In one embodiment of the methods of the present invention, a commingled waste stream is fed into a primary treatment unit. Examples of conventional primary treatment units include, but are not limited to, plasmaarc centrifugal furnaces, vitrification furnaces, steam reformers, molten metal/salt processors, hydrothermolytic processors, and aqueous decomposition processors. The primary treatment unit serves to separate virtually all of the organic material from the inorganic material in the commingled waste and to partially decompose the organic material. A carrier fluid is also introduced into the primary treatment unit both as a reactant and to entrain the gaseous products created in the primary treatment unit. An organic gas stream comprising at least CO or VOCs and the carrier fluid is thereby created within the primary treatment unit. The organic gas stream is removed from the primary treatment unit and fed into a first portion of a matrix bed of heat resistant material contained within a flameless oxidizer and maintained at a temperature of at least 1400 F. Any VOC or CO compounds are thereby oxidized into gaseous products in an oxidation wave that is established within the first portion of the matrix bed.

A preferred embodiment of the methods of the present invention includes recycling at least a portion of the carrier fluid from the flameless oxidizer back to the primary treatment unit. This recycling loop would reduce processing costs by decreasing the load on any downstream processing of the gaseous products exiting the flameless oxidizer prior to their release to the atmosphere.

It is also preferred to heat the first portion of the matrix bed by means of an electric heater. In such a way, there is no need to supplement the gaseous product stream exiting the primary treatment unit with fuel to maintain a proper temperature within the flameless oxidizer. Consequently, the amount of process gases exiting the flameless oxidizer is reduced and this will lessen the burden on downstream processing units. Also, it is preferred to supplement the gaseous product stream exiting the primary treatment unit with oxygen instead of air, if necessary at all, for the same reason.

The present invention also provides for process systems for treating commingled waste. These systems include a primary treatment unit as described above that has a gaseous outlet in flow communication with the flameless oxidizer inlet. The flameless oxidizer contains a matrix bed of heat resistant material and a heater for heating a portion of the matrix bed to a temperature of at least about 1400 F. The process system can further include a recycle gas loop in flow communication with the outlet of the flameless oxidizer and the inlet for the primary treatment unit for recycling a portion of the carrier fluid.

In another embodiment of the present invention, the method of destroying the organic compounds present in the waste stream is practiced in a manner to shift the function of decomposing (either by oxidation or reduction) the organic compounds away from the primary treatment unit and to the flameless oxidizer, which is significantly more efficient at destroying organic compounds than the primary treatment units. This preferred method is conducted when the primary treatment unit is an aqueous-based treatment unit, such as a steam reformer, a hydrothermolytic processor, or an aqueous decomposition processor. In this embodiment, the aqueous-based primary treatment unit functions primarily to separate the organic compounds from the non-organic compounds within the waste stream. The aqueous-based primary treatment unit is operated under such conditions that it decomposes, either partially or fully, less than about 50%, preferably less than 25%, and more preferably less than 10%, by volume of the organic compounds within the waste stream to such decomposition products as CO, CO2, H2, and H2 O. The primary treatment unit, if already on-line, can thereby be operated beyond its normal design capacity or, if the system has not yet been constructed the primary treatment unit can be designed as a smaller unit, because it does not have to fully oxidize the organic compounds. This method of operation can further include the use of an encapsulation unit downstream of the primary treatment unit (and parallel to the flameless oxidizer) to dispose of the non-organic portion of the waste stream. Encapsulation units can include a plasma-arc centrifugal furnace, a vitrification furnace, a molten metal/salt processor, and a process whereby the waste is stored in a suitable containment vessel.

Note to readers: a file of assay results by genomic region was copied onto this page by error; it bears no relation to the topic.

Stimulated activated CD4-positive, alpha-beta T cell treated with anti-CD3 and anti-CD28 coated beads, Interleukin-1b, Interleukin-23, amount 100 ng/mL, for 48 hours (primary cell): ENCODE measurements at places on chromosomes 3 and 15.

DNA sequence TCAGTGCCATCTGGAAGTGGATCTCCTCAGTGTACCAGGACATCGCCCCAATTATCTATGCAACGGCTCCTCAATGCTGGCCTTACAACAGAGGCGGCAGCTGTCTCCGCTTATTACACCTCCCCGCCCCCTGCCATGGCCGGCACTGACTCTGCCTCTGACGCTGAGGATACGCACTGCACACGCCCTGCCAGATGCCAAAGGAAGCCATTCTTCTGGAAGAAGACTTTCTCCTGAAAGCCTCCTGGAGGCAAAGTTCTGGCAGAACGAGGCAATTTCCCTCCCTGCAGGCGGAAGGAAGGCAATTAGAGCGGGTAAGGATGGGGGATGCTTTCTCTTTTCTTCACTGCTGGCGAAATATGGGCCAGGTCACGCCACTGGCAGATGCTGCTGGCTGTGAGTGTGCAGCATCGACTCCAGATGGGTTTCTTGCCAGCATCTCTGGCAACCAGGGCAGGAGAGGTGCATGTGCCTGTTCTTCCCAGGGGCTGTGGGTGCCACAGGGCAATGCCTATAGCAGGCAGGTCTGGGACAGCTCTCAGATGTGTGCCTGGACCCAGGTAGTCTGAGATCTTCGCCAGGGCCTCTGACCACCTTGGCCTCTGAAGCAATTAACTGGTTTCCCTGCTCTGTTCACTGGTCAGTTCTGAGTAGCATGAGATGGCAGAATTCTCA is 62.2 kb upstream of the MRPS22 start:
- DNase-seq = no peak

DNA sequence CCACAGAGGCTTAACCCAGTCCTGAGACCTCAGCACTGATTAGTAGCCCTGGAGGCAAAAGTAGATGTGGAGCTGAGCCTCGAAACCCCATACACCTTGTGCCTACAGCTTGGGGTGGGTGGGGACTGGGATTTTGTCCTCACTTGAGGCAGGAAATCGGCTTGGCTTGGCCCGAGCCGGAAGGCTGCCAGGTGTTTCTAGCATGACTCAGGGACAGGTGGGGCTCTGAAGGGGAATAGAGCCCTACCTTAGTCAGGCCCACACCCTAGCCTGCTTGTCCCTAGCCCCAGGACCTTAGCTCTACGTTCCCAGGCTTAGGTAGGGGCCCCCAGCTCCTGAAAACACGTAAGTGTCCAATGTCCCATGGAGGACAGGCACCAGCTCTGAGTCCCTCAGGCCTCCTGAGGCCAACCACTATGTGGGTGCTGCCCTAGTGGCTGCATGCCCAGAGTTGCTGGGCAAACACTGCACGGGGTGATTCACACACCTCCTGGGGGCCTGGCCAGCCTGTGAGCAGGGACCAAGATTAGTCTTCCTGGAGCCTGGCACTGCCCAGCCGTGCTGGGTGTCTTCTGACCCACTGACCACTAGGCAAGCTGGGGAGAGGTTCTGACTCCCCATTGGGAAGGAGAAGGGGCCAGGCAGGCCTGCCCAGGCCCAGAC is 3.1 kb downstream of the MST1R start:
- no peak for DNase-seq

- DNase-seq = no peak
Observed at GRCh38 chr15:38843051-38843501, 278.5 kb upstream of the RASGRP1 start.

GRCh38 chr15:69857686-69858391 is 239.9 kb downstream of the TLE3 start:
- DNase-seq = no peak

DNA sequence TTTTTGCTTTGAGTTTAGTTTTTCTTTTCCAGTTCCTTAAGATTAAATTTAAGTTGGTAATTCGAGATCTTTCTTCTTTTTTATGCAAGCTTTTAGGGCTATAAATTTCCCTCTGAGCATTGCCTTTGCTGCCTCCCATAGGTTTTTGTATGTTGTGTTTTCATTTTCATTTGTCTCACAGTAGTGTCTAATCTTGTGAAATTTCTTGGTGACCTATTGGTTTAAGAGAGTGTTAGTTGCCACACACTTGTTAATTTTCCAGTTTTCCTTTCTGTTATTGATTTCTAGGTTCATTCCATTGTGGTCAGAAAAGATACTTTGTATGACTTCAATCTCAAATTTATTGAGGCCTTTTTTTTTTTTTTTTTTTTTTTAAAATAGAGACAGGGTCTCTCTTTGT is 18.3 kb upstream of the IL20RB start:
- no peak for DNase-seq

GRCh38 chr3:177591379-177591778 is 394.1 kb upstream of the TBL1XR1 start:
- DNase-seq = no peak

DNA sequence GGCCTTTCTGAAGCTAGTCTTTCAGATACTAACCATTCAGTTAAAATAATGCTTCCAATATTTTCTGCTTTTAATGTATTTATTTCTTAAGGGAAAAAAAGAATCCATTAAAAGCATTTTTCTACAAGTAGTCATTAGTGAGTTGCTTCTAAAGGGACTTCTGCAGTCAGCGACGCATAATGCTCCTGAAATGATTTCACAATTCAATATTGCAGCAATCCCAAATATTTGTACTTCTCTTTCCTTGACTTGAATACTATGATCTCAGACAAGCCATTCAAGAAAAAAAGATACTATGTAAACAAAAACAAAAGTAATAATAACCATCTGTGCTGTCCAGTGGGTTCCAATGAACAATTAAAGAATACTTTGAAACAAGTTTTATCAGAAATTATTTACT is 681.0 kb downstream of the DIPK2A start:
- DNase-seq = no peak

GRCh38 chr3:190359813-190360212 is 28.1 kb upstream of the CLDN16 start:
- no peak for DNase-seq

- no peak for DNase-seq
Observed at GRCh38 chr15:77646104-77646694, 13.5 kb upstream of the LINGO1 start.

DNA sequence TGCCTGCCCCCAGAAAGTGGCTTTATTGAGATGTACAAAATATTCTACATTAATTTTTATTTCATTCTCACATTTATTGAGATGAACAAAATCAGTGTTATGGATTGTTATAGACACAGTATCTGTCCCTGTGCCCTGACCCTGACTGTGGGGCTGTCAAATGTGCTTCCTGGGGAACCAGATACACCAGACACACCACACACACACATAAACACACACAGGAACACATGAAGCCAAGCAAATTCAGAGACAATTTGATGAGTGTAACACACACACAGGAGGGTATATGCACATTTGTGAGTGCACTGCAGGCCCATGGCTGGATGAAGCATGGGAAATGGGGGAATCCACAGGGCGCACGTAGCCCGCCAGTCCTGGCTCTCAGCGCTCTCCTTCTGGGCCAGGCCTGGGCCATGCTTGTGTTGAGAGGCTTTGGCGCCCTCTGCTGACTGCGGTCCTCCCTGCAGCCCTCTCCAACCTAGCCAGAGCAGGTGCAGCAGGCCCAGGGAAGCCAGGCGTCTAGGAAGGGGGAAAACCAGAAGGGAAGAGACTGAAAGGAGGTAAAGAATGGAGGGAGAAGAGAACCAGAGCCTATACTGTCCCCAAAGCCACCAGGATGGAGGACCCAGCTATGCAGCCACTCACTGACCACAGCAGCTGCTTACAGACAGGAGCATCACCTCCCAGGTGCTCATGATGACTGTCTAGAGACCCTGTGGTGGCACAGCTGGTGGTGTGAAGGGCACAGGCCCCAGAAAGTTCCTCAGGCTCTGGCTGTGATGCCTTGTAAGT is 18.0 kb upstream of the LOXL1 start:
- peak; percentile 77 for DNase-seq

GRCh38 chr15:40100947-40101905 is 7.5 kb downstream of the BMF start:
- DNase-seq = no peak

BRIEF DESCRIPTION OF THE DRAWINGS

FIG. 1 is a schematic representation of the processing system of the present invention.

FIG. 2 is a cross-sectional schematic of an embodiment of the flameless oxidizer of the present invention.

FIG. 3 is a cross-sectional schematic diagram of an alternative embodiment of the flameless oxidizer of the present invention.

FIG. 4 is a cross-sectional schematic diagram of an alternative embodiment of the flameless oxidizer of the present invention.

DETAILED DESCRIPTION OF THE INVENTION